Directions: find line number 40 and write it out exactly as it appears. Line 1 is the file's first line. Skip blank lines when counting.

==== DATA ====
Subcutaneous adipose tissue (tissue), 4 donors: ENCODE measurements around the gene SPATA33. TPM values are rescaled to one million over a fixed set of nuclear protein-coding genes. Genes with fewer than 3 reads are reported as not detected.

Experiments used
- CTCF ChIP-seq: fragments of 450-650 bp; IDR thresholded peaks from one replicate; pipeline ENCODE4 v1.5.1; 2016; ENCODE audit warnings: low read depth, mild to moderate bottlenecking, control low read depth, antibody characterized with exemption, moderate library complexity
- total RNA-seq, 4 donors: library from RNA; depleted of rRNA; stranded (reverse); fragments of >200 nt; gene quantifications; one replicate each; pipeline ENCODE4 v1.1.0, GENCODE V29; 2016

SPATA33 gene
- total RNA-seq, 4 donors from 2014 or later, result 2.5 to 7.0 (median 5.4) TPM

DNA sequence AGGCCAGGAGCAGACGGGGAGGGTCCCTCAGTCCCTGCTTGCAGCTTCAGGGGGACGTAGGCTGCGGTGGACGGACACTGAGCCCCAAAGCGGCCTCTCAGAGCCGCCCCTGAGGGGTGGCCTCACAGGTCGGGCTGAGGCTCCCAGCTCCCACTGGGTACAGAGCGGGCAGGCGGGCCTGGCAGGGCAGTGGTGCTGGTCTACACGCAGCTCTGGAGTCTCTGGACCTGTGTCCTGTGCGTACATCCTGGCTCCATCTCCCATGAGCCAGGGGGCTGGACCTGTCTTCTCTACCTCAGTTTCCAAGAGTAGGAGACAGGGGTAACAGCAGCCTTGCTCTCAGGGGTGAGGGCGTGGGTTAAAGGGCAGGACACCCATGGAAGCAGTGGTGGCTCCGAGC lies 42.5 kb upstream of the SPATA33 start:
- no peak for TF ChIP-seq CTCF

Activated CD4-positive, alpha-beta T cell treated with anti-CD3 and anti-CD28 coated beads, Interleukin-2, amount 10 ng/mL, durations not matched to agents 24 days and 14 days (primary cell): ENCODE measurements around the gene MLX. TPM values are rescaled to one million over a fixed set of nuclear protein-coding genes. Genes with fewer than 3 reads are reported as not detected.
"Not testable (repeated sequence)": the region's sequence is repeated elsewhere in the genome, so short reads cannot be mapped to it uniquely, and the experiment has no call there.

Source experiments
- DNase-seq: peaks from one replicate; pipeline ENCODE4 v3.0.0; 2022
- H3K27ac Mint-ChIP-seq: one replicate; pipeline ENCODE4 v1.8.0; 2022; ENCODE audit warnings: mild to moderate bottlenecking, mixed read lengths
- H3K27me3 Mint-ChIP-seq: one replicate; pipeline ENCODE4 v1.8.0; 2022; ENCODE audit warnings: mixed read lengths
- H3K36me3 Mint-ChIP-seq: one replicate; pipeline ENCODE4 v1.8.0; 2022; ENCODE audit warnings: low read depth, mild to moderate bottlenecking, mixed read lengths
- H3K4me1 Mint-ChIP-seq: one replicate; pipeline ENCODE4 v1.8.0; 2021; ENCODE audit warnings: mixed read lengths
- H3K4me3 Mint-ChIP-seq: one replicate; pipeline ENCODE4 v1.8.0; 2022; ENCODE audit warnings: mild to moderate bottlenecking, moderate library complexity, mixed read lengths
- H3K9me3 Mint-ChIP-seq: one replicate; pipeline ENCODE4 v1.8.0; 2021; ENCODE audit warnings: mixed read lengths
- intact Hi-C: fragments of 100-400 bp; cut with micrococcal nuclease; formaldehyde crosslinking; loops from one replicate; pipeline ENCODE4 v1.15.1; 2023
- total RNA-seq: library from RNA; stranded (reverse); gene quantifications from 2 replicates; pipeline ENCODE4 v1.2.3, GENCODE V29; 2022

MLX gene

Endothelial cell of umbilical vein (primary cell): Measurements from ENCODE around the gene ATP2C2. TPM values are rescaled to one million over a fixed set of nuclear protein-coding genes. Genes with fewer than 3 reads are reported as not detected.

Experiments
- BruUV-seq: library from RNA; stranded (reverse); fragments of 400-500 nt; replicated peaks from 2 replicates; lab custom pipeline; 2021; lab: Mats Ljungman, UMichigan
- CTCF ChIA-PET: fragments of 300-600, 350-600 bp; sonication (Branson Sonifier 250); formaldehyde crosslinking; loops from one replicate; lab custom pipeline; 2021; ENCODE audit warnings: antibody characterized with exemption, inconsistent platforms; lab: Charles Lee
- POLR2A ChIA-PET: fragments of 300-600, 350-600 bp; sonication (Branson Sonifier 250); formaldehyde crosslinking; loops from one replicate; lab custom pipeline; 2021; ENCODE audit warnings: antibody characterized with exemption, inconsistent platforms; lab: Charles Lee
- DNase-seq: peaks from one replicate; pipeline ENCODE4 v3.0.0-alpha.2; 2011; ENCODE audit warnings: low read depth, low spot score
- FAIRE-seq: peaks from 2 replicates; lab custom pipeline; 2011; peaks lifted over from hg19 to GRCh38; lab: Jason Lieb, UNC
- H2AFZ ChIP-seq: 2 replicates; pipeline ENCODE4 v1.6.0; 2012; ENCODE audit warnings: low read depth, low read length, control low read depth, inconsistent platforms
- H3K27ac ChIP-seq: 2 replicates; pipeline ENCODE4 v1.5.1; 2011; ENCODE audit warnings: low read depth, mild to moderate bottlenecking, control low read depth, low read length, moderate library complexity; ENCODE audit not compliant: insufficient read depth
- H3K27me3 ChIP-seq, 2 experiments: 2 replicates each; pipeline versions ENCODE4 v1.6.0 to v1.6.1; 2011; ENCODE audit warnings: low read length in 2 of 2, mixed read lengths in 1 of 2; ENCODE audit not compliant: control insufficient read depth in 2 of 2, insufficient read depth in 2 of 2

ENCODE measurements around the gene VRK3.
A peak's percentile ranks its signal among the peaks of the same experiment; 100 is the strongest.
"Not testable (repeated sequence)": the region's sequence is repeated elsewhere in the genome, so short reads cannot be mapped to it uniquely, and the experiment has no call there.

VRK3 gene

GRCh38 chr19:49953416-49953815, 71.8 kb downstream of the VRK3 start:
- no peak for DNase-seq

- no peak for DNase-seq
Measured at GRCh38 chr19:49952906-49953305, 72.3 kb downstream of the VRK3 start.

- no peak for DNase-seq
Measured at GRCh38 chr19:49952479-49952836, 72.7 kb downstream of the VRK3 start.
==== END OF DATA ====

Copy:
- no peak for DNase-seq